What is Performance Management Planning?

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  • Written By: Tess C. Taylor
  • Edited By: Bronwyn Harris
  • Last Modified Date: 12 September 2019
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Performance management planning refers to the creation and setting forth of strategic plans for managing the workforce in order to achieve organizational success. Having a clear plan for how human capital can best be managed is vital to the success of an organization. In addition, having a performance management plan in place supports the overall mission and objectives of a company.

Putting a performance management plan into place often involves looking at the organization from the employee level up. As each employee brings unique talents and abilities to the table, the skills of each work-team need to be inventoried so that goals can be met more efficiently. It’s also important to determine what gaps exist within employee groups so that plans can be designed to meet those needs for the betterment of the entire organization and its ability to reach long term goals.

Another aspect of performance management planning involves putting a workforce training program into place to develop existing employees who have potential for greater performance. This enhances the company as a whole so that work gets done more effectively, which increases company profitability. The better employees perform, the better the company can operate and grow.


Performance management planning also involves designing assessment procedures. Having a clear set of objectives for each employee to achieve is vital to the success of work teams and departments. Performance management plans can be designed for each individual employee to make sure he or she is performing up to standards during set time periods. Generally, performance plans consist of performance evaluations done during the first ninety days of employment and then annually.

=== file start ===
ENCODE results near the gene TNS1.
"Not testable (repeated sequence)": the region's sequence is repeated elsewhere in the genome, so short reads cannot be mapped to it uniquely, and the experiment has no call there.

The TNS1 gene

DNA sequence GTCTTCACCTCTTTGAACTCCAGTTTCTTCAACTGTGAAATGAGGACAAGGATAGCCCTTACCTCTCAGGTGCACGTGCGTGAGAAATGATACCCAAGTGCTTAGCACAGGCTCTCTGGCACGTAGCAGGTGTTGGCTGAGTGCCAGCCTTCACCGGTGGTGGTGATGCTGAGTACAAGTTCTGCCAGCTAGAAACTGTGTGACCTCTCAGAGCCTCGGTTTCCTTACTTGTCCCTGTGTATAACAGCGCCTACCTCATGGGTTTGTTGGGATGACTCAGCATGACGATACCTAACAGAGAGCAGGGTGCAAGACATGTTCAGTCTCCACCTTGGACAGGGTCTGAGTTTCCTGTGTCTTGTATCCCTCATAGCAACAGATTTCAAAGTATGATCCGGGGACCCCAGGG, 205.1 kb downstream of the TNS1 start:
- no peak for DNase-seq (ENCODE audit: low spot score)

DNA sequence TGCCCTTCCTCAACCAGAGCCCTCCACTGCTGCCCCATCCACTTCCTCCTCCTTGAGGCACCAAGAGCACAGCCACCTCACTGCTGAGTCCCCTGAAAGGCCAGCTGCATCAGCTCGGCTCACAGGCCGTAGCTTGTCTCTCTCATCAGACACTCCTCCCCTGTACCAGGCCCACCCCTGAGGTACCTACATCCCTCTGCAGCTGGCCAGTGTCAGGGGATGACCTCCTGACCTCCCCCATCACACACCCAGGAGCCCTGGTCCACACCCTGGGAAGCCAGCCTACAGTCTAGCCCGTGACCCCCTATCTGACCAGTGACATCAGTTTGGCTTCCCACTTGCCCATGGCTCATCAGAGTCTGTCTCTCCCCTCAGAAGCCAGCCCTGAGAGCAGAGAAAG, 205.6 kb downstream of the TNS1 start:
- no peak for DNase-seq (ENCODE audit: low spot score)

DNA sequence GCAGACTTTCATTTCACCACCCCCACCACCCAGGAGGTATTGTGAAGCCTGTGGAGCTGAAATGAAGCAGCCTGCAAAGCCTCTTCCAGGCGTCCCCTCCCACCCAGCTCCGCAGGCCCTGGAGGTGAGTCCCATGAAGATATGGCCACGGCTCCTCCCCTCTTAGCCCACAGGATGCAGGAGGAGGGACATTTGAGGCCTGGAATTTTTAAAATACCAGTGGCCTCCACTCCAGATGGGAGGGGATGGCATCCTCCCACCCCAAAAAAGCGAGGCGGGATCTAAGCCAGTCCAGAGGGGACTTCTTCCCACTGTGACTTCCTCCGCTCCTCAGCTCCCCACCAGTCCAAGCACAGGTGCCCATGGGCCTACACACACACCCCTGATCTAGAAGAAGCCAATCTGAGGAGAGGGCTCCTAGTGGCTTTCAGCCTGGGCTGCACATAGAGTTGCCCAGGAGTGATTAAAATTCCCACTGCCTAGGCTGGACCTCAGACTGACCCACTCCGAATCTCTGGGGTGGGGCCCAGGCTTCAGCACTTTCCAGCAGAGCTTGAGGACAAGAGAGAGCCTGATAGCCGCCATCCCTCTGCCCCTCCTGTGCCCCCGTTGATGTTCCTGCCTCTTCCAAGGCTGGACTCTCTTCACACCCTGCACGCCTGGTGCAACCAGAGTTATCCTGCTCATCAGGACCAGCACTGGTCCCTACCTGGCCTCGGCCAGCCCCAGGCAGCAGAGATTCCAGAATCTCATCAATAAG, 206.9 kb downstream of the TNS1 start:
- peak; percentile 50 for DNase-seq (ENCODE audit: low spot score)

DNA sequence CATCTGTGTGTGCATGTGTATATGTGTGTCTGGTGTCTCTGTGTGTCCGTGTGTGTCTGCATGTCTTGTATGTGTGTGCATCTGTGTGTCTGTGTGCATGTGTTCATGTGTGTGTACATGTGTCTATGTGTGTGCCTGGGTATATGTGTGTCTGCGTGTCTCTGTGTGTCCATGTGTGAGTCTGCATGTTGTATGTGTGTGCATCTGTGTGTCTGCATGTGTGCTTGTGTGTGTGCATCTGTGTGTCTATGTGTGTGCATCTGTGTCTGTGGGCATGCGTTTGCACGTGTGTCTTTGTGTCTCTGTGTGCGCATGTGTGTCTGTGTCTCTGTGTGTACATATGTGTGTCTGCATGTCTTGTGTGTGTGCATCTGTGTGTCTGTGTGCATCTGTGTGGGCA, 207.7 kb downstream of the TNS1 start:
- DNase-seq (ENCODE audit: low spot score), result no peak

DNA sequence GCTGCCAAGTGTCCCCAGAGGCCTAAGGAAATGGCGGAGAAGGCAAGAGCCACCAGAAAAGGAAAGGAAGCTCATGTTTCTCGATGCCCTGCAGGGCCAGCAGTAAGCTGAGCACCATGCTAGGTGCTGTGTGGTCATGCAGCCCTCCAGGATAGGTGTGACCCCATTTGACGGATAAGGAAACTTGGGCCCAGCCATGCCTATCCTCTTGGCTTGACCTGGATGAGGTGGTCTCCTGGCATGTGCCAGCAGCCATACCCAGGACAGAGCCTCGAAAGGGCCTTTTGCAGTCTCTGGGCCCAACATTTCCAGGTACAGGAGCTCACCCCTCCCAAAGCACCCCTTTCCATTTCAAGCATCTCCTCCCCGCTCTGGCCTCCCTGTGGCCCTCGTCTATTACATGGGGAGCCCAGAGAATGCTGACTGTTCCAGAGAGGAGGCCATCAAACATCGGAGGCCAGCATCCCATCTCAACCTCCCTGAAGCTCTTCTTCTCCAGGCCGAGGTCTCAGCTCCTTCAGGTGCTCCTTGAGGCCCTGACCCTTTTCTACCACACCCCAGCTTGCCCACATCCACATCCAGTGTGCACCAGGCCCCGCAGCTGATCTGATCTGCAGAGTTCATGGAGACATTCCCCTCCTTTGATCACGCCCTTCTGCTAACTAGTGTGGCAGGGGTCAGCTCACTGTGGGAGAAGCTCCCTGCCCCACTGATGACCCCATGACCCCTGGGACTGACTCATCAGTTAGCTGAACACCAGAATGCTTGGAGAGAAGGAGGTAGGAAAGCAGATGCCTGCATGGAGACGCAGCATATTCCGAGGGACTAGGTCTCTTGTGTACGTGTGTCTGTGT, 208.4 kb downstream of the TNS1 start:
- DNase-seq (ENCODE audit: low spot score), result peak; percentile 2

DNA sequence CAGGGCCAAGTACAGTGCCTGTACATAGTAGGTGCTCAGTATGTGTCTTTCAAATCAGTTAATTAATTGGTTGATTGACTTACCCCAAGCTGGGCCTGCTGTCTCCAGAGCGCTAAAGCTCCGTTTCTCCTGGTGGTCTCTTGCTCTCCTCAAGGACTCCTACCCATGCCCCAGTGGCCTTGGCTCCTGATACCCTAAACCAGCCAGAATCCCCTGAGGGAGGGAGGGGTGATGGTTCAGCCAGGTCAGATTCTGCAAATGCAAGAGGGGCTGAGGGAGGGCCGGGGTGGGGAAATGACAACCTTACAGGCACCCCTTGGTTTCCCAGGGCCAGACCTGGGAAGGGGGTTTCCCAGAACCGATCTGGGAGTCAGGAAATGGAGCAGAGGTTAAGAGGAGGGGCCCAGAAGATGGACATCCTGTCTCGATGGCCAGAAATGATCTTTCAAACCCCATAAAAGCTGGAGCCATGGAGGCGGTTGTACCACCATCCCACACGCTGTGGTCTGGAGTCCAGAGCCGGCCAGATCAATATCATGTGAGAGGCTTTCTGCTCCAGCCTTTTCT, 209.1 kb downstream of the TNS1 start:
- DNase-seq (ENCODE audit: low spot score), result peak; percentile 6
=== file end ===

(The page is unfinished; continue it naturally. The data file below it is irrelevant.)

When designing performance management plans, human resources officers will generally meet with various members of management to determine the overall goals of each department or division. Then a plan will be drafted to best meet the needs of the departments as they relate to the existing and future employees. Goals for the performance plan should be measurable, achievable and enforceable to produce the most favorable results.

Once performance management planning takes place, a formal document can be created for each department to follow when assessing current employee talents and shortcomings. This plan should be discussed with each employee and an individual performance management plan can be designed for each individual employee. Once this is established, employees will understand what is expected from them and performance levels should improve with careful monitoring.


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Post 3

The best part about performance management planning is that when it's done routinely, it becomes very easy to measure how performance is changing. There is an assumption that with each goal/task assigned, that department should be able to deliver faster and more efficiently than before. And management can easily compare outcomes to see if this is taking place or not.

Post 2

@ZipLine-- Absolutely. The size of an organization does not matter. Every organization or workplace needs to evaluate its performance and implement strategies to improve it. This means calculating costs and profits, efficiency and employee performance.

Without performance management planning, employees might get off track about their duties and efficiency. Employee appraisal and evaluation is necessary to make sure that every employee's goals match the goals of the organization. Performance management also gives opportunities for management and employees to engage in dialogue and help one another determine shortcomings that they can work on.

I actually think that smaller organizations are at an advantage when it comes to performance management planning because costs will be less and evaluations will be done much more quickly. For example, the 360-degree appraisal method is often very time consuming for large organizations but it would work great for a small workplace.

Post 1

Planning and performance management seems to be suited for large organizations with many departments. Is this type of planning equally necessary and beneficial for smaller workplaces/organizations?

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